In some embodiments of the present invention, RF tracking coils 112, 114, 122, 124 may be between about 2-16 turn solenoid coils, typically 2-10 turn solenoid coils. However, other coil configurations may be utilized in accordance with embodiments of the present invention. Each of the RF tracking coils 112, 114, 122, 124 can have the same number of turns or a different number of turns, or different ones of the RF tracking coils 112, 114, 122, 124 can have different numbers of turns. It is believed that an RF tracking coil with between about 2-4 turns at 3.0 T provides a suitable signal for tracking purposes.

Embodiments of the present invention may be utilized in conjunction with navigation and mapping software features. For example, current and/or future versions of devices and systems described herein may include features with adaptive projection navigation and/or 3-D volumetric mapping technology, the latter may include aspects associated with U.S. patent application Ser. No. 10/076,882, which is incorporated herein by reference in its entirety.

FIG. 20 is a flow chart of exemplary steps that can be implemented to carry out embodiments of the present invention. Although the steps are shown in a particular order in the figures, neither the order of steps in these figures or the order of these figures is meant to indicate any required order in the implementation of one or more of the methods and/or method steps. Further, it will be appreciated that certain of the steps can be carried out simultaneously rather than serially and the blocks are stated for ease of discussion rather than as a limitation on how or when the operations are carried out. A patient anatomical planning map of at least a portion of a target anatomical structure can be electronically (programmatically) provided and displayed, e.g., a patient's heart (such as the entire heart the LA, or other desired region) (block 300). Optionally, the map can be an interactive map that can be configured to be rotatable, zoomed, sectioned, cropped based on user input (block 303). User input can be accepted to select and/or indicate (e.g., mark) at least one target treatment site, such as target ablation sites/locations, on the map (block 305). The system can electronically and/or programmatically define relevant scan planes for generating image slices that include the local tissue at the at least one target treatment (ablation) site as a preset scan plane(s) (typically prior to initiating the MRI-guided procedure) (block 310). The preset scan planes can be subsequently used by the MRI Scanner for generating near real time MRI images of local tissue (such as when an ablation catheter is at the corresponding site).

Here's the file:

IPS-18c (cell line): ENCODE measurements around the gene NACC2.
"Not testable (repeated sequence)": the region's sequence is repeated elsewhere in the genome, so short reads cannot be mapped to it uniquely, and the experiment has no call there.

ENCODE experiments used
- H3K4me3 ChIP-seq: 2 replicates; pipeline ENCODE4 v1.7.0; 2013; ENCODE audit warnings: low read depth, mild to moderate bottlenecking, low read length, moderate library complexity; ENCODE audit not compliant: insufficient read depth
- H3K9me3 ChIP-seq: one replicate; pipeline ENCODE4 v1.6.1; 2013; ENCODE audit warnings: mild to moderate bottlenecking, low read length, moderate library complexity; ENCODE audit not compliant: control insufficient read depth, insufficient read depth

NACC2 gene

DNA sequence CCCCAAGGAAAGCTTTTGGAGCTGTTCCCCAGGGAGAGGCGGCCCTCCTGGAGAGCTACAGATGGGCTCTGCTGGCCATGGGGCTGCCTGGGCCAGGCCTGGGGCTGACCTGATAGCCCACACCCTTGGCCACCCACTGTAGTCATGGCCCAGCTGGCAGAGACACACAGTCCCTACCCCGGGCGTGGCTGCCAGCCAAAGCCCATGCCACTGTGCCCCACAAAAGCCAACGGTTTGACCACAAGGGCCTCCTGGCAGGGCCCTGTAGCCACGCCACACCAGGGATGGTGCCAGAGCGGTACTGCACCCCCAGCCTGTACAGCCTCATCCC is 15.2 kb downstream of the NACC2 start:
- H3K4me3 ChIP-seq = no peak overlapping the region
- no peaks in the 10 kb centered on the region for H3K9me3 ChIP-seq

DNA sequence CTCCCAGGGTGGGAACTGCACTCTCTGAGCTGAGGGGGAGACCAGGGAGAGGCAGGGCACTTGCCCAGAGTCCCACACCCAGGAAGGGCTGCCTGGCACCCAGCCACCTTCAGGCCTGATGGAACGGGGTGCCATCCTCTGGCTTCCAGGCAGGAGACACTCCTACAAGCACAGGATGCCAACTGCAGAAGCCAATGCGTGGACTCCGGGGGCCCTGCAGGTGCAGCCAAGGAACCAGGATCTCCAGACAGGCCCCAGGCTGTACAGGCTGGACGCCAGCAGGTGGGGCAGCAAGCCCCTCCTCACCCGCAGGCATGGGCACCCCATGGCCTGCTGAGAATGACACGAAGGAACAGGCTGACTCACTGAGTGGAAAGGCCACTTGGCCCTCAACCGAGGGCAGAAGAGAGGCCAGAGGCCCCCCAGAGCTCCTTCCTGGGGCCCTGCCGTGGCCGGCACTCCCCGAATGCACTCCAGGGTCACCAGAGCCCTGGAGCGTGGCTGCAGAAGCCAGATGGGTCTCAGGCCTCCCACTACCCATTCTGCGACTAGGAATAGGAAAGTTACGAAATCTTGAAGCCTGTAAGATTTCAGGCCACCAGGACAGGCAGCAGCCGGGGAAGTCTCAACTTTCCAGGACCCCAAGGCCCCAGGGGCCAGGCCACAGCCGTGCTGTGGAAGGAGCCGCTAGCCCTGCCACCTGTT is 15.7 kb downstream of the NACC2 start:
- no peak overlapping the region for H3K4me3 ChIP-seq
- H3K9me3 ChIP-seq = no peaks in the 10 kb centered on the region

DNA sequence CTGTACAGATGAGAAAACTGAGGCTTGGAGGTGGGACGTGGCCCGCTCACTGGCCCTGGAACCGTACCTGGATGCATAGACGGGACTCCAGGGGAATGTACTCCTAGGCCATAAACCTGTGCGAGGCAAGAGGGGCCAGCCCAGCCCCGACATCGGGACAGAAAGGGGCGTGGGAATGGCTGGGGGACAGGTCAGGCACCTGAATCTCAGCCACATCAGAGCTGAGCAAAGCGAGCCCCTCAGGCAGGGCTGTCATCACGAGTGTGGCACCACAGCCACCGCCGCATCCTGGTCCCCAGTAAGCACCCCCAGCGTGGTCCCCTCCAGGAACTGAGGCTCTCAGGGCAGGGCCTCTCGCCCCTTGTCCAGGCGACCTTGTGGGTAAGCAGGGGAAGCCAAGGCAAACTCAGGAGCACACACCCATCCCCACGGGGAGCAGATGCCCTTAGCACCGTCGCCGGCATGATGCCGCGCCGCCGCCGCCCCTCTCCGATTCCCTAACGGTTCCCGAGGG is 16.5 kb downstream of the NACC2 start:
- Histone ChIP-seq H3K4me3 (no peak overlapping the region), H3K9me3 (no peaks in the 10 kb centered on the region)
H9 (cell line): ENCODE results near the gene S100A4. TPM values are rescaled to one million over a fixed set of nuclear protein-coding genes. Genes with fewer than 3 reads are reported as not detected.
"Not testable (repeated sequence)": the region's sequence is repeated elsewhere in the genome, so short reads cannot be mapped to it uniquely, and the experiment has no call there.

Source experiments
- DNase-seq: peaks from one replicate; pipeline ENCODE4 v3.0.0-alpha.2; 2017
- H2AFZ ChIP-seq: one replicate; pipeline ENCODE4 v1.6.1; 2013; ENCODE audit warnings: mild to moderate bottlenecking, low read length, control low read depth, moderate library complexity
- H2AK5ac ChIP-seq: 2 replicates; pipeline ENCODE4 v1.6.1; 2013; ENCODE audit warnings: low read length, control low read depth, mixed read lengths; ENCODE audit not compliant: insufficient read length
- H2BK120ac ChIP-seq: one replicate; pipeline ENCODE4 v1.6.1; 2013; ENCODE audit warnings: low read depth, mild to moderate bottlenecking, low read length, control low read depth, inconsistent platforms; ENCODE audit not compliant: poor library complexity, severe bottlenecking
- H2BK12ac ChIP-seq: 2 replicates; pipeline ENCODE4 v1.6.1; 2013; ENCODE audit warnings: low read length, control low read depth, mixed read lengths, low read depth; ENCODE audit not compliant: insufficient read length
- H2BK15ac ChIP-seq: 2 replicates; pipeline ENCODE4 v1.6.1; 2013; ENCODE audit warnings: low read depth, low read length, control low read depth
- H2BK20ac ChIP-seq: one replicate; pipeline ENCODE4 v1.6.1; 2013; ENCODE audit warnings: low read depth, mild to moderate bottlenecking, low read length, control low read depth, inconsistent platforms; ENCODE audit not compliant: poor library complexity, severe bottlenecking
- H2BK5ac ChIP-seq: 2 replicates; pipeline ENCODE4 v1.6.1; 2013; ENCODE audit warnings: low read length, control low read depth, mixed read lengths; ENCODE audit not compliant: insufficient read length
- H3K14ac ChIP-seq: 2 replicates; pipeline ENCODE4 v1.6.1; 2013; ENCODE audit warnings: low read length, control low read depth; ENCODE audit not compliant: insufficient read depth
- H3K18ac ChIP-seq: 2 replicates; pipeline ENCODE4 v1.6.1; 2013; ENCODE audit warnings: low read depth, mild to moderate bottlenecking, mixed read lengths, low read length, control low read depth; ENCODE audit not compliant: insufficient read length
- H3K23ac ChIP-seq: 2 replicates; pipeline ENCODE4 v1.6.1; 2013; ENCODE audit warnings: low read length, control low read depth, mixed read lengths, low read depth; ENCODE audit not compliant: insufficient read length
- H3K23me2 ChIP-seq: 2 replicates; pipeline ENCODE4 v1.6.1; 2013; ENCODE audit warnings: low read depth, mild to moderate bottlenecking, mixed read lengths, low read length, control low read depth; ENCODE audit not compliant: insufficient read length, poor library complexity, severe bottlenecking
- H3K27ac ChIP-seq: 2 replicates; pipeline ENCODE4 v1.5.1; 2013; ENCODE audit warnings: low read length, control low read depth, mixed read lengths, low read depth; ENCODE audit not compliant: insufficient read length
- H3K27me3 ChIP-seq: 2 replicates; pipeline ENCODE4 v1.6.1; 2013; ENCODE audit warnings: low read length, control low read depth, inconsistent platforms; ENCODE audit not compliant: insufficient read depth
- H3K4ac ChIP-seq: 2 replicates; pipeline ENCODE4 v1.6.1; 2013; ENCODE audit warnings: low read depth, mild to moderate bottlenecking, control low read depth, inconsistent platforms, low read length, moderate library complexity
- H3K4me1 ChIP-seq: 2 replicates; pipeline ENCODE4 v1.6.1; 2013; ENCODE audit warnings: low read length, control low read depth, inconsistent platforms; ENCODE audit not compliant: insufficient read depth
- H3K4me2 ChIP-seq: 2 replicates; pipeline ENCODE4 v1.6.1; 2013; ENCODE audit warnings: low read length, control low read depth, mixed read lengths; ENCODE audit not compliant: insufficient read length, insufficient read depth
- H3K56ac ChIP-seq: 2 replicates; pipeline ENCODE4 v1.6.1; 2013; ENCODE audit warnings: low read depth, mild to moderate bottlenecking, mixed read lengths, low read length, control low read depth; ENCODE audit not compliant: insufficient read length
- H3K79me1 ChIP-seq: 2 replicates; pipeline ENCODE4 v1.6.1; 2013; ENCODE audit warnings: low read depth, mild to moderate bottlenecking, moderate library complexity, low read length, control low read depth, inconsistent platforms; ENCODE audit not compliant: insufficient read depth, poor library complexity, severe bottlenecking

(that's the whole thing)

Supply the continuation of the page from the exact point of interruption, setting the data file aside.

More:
The preset scan planes can be defined based on a UI that allows a clinician/physician to touch a screen to mark/indicate or otherwise select target ablation sites on the planning map of the patient's anatomical structure of interest. Alternatively or additionally, a selectable list of procedures for particular conditions which having defined treatment sites can be provided and a user can select the corresponding procedure for the patient whereby, in response, suggested treatment sites can be electronically shown on the planning map (block 302). Alternatively or additionally, the system can apply an adjustable grid or template that can be electronically adjusted via a user or automatically morphed to fit patient-specific tissue contour (block 304).